Being a learned theologian, he was as bishop, cardi- nal, and pope, keenly interested in scholastic discus- sions. He terminated the controversy on the ve.xed question as to whether the Beatific Vision was en- joyed before or only after the General Judgment. John XXII had advocated the latter view and stirred up vigorous discussion. Eager to solve the ques- tion, Benedict heard the opinions of those maintain- ing the theory of deferred vision, and, with a com- mission of theologians, gave four months to patristic research. Their labours terminated in the proclama- tion (29 January, 1336) of the Bull "Benedictus Deus" defining the immediate intuitive vision of God by the souls of the just having no faults to expiate. Zealous too for the preservation of the Faith, he stimulated the bishops of infected districts to vigilance in the repression of heresy and urged the use of the preventive remedies of the Inquisition. He combatted energetically the anti-papal doctrines which the ecclesiastico-political theorists of the dis- turbetl Avignon period had spread, and which were unfortunately sustained by a school of misguided Franciscans. (See Fraticelli, M.\rsilius of Padua, William of Occam; Michael of Cesena.) Dis- tressed by disloyalty in Ireland, he tried to persuade Edward III to establish the Inquisition in his realm and urged him to assist the Irish bishops to extirpate heresy. But, though the most ardent foe of heresy, Benedict was remarkably patient and loving in deal- ing with heretics. He looked also to the interests of the Faith in the East; negotiated for the union of the Eastern Church with Rome through a delegate of the Emperor Andronicus, whose sincerity, however, Bene- dict was forced to question; manifested his solicitude for the Church in Armenia which, in the early four- teenth century, svitfered from Mohammedan inva- sions, succouring the mifortunates in temporal mat- ters and healing doctrinal ditferences which had long rent Armenia with schism.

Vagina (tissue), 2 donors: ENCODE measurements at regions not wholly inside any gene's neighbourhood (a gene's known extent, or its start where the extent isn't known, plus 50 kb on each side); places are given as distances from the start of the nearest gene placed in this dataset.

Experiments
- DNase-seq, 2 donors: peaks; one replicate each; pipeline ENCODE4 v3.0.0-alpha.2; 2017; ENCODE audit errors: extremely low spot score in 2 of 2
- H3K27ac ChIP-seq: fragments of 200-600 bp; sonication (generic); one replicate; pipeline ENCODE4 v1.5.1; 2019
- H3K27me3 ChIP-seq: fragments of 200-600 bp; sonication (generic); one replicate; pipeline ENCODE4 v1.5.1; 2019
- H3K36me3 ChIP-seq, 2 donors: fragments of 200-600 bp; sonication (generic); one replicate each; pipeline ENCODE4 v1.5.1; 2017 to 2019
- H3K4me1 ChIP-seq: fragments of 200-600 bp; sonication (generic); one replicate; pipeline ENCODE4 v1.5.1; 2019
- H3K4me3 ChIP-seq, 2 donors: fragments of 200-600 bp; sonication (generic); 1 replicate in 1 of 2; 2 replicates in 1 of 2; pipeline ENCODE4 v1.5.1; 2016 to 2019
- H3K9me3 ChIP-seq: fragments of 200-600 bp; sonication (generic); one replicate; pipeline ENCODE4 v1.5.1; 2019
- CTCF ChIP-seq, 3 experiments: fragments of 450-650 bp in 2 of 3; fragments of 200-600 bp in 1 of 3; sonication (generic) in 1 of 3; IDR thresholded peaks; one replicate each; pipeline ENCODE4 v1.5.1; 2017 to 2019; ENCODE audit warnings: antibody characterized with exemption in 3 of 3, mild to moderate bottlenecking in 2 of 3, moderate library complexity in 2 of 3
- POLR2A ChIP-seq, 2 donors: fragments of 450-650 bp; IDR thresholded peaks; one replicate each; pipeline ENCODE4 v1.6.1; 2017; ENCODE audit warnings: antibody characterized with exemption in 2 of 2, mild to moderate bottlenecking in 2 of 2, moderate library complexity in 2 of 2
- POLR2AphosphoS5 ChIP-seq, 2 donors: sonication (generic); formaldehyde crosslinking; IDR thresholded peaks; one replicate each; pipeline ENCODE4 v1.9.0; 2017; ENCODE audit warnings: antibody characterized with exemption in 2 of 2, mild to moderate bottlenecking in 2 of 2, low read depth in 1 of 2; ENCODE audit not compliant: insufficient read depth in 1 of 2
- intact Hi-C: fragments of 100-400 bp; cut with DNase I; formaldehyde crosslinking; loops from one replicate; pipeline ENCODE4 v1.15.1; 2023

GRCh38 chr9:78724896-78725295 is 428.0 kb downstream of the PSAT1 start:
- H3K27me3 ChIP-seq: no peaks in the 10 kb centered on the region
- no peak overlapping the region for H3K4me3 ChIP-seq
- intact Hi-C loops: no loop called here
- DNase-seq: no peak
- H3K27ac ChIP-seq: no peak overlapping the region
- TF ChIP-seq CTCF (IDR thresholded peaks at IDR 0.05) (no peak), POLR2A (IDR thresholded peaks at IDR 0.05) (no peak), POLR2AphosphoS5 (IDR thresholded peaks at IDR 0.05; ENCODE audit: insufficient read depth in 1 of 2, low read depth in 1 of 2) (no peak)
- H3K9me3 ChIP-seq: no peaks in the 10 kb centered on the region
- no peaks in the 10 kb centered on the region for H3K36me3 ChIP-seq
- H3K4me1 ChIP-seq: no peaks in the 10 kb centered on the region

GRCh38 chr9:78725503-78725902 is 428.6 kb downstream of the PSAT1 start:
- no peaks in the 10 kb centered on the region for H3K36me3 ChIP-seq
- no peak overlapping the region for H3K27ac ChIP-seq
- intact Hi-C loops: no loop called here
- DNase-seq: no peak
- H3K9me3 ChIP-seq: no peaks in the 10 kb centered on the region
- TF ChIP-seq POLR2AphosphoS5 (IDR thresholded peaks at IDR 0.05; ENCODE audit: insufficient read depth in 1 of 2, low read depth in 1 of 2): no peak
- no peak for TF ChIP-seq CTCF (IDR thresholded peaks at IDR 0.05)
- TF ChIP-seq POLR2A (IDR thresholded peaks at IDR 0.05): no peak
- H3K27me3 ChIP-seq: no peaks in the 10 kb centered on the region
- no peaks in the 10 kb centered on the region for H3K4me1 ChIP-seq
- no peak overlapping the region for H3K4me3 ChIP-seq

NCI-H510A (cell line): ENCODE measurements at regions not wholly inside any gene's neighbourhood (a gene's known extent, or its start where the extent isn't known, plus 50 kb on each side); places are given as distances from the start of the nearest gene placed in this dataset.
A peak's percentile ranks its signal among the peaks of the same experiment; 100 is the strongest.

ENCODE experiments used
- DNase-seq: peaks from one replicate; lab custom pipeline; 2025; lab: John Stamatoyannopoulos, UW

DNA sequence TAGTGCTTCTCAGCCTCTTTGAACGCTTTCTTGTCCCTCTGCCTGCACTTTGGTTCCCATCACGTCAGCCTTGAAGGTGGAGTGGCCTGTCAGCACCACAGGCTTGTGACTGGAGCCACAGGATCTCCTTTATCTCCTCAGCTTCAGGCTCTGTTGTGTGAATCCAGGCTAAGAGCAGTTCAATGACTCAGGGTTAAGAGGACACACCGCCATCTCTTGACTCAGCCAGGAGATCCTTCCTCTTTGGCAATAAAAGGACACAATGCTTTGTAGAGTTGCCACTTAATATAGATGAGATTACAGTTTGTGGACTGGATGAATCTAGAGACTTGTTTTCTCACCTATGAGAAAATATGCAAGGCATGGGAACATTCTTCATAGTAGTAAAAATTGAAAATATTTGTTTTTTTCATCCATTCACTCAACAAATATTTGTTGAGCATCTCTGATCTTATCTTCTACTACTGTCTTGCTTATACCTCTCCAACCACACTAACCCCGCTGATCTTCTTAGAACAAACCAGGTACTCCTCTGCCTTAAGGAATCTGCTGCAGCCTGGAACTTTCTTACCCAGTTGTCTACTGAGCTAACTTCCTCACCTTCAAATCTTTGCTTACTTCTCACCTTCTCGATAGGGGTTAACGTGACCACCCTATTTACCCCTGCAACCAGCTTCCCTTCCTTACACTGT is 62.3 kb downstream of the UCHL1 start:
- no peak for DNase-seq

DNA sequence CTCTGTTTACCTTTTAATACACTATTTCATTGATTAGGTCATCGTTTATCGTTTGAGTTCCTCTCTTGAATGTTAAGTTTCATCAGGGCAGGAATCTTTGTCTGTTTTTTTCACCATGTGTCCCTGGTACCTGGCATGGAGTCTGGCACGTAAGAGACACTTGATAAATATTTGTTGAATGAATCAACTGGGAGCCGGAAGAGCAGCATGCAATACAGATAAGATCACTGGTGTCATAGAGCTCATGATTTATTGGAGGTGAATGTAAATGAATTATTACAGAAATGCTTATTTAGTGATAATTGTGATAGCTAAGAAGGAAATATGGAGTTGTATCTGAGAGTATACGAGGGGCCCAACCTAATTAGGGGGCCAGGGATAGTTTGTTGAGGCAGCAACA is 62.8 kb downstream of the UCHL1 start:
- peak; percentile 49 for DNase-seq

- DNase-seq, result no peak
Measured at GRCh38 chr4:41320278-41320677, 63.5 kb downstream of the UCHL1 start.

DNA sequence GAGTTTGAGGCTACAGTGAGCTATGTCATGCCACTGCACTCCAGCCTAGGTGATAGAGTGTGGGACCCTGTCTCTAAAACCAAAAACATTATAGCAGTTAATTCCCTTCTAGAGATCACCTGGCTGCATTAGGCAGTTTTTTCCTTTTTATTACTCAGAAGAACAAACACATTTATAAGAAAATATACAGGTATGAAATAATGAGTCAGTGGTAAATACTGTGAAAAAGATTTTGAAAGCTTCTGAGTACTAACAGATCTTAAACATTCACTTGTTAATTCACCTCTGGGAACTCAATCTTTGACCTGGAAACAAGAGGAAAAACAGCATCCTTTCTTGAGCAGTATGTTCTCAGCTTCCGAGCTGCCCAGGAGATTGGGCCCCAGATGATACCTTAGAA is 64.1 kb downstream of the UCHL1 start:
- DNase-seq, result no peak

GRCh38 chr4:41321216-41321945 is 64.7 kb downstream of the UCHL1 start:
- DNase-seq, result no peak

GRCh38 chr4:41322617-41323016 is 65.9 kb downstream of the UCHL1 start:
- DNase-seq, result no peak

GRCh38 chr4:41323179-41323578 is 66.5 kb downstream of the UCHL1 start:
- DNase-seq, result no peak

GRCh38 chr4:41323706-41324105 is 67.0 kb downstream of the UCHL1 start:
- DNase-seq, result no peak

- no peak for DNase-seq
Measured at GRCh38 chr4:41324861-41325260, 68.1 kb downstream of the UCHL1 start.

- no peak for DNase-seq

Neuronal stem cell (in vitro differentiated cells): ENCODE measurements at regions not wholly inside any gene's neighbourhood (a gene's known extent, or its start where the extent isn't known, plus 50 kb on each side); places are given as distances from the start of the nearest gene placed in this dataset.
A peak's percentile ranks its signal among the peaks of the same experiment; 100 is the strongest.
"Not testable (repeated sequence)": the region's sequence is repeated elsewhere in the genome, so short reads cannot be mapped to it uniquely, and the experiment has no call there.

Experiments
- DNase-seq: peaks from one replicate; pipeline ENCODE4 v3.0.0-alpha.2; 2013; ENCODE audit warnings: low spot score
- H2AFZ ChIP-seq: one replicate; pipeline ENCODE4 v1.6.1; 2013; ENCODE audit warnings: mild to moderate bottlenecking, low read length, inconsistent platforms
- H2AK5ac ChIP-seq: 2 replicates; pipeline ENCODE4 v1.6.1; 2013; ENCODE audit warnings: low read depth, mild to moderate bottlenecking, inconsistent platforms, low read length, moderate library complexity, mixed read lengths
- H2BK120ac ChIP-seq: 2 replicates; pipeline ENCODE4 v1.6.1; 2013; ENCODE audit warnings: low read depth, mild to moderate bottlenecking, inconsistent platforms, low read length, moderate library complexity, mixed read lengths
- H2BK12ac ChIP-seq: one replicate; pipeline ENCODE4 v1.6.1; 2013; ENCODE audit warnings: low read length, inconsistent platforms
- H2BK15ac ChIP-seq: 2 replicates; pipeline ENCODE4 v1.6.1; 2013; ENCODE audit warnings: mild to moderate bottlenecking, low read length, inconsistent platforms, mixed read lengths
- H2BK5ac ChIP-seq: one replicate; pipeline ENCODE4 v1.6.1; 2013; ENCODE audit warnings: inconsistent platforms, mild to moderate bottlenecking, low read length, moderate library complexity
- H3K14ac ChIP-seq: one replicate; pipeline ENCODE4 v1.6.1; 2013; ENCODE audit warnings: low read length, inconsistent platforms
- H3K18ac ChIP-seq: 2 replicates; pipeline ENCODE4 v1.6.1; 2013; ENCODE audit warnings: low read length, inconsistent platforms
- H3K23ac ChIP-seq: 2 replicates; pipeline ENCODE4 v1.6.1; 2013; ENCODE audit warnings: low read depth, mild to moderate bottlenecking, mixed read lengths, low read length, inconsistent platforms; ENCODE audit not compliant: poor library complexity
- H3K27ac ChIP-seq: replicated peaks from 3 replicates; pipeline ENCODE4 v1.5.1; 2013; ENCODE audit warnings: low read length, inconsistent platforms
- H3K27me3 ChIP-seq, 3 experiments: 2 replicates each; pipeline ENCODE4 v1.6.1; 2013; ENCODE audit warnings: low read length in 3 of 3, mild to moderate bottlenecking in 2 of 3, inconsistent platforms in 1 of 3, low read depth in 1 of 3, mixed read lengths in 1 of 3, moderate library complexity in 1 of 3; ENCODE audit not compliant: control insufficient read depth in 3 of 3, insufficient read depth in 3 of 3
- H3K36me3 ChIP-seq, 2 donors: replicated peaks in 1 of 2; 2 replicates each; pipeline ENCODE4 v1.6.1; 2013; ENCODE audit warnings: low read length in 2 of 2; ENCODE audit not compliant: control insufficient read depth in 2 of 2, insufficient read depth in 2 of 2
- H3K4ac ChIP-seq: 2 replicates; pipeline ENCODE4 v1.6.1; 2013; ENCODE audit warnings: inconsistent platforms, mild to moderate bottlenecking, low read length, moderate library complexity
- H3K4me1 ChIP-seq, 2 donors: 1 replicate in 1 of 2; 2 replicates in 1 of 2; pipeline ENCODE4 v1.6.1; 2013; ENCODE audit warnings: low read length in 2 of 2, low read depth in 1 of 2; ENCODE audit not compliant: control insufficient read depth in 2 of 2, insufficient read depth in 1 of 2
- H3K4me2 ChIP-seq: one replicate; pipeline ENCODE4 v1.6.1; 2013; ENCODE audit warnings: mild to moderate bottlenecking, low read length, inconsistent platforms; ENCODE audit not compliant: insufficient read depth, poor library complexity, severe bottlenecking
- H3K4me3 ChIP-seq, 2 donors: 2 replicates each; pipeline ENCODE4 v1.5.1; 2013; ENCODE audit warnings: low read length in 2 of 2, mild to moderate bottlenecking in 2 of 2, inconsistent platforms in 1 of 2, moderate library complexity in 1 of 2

In purely ecclesiastical affairs Benedict's pontifi- cate was creditable to himself and productive of good to the Church. Pious, prudent, and firm, he strove conscientiously to meet the Church's needs at a critical period. In political relations, however, he was not so successful. Inexperienced in politics, he had little taste for diplomacy and an imperfect knowledge of men and affairs of the world. Con- flicting political motives confused him, and hesitancy and vacillation contrasted painfully with his firmness and decision in ecclesiastical matters. Though de- termined to act independently of Philip VI of France, the latter generally succeeded in committing the pope to his policy. He helped to prevent his return to Rome. He frustrated his desire to make peace with the Emperor Louis of Bavaria whom Jolm XXII had excommunicated for fomenting sedition in Italy, proclaiming himself King of the Romans, and in- truding an anti-pope. Willing to absolve him should he but submit to the Church, Benedict exposed to Louis's delegates his generous terms of peace (July, 1335). But Philip, aided by the cardinals, persuaded the pope that his generosity encouraged heresy and rebellion. Benedict yielded. Thrice the imperial envoys came to Avignon, but French influence pre- vailed, and, on 11 April, 1337, Benedict declared it